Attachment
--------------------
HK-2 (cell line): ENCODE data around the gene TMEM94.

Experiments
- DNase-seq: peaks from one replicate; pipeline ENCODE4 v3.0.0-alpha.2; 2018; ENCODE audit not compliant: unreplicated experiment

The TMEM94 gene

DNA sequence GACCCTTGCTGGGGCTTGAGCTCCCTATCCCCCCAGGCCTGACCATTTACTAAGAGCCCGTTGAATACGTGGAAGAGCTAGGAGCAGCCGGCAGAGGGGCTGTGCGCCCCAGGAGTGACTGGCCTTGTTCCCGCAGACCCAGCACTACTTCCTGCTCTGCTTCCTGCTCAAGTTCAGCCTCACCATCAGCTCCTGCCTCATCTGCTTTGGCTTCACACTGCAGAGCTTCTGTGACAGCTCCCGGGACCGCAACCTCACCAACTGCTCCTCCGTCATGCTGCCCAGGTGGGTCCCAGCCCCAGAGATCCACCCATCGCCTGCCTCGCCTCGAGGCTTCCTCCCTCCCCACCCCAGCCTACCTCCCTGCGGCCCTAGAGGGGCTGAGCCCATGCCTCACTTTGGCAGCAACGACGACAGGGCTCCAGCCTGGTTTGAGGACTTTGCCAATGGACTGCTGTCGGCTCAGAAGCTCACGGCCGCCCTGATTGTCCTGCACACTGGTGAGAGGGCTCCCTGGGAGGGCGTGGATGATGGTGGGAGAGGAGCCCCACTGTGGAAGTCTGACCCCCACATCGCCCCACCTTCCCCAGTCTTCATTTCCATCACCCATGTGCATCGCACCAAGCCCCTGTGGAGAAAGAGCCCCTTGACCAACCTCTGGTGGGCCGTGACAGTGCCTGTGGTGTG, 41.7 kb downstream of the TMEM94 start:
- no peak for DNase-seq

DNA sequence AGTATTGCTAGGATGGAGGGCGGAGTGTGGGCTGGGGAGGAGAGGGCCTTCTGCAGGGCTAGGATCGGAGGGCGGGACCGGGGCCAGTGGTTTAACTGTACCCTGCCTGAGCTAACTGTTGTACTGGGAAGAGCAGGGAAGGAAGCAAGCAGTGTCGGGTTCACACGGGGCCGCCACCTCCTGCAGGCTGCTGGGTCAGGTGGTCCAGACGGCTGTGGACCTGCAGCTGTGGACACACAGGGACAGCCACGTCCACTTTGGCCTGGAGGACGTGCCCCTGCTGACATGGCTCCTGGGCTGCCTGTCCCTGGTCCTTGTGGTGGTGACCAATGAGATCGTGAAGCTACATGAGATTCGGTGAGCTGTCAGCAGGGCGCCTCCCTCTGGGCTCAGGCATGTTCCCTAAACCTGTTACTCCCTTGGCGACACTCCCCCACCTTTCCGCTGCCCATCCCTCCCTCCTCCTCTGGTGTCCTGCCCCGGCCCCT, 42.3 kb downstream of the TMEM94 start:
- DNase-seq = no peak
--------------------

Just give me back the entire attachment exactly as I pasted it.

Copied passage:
HK-2 (cell line): ENCODE data around the gene TMEM94.

Experiments
- DNase-seq: peaks from one replicate; pipeline ENCODE4 v3.0.0-alpha.2; 2018; ENCODE audit not compliant: unreplicated experiment

The TMEM94 gene

DNA sequence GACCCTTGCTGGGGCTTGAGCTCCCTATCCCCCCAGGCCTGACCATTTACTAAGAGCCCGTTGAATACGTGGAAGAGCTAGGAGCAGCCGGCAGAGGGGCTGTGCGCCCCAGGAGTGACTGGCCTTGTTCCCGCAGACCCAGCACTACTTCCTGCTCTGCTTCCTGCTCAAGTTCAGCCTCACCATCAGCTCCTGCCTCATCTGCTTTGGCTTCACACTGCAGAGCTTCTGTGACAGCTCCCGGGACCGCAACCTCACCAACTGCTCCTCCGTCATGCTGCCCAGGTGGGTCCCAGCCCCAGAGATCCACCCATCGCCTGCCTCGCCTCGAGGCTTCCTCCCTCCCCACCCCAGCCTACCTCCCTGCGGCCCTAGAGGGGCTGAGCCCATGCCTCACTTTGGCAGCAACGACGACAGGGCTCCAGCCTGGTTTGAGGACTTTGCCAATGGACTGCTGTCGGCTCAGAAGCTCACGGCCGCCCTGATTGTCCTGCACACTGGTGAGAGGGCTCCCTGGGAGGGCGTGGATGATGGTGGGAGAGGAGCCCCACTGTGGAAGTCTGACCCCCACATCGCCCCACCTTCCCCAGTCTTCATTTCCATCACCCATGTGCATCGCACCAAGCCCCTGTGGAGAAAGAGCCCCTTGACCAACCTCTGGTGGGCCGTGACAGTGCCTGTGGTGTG, 41.7 kb downstream of the TMEM94 start:
- no peak for DNase-seq

DNA sequence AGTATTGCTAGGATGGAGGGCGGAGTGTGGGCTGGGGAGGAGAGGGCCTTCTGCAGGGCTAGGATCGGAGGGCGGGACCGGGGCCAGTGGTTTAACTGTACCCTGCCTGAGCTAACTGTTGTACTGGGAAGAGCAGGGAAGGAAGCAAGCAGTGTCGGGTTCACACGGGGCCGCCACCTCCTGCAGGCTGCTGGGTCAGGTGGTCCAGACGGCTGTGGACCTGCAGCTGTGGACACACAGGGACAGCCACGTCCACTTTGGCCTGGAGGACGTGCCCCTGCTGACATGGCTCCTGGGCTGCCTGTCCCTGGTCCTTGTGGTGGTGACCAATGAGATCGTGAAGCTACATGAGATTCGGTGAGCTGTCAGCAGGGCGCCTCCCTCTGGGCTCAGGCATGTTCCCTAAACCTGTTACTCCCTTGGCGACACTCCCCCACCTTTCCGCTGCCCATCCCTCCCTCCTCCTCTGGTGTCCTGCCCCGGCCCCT, 42.3 kb downstream of the TMEM94 start:
- DNase-seq = no peak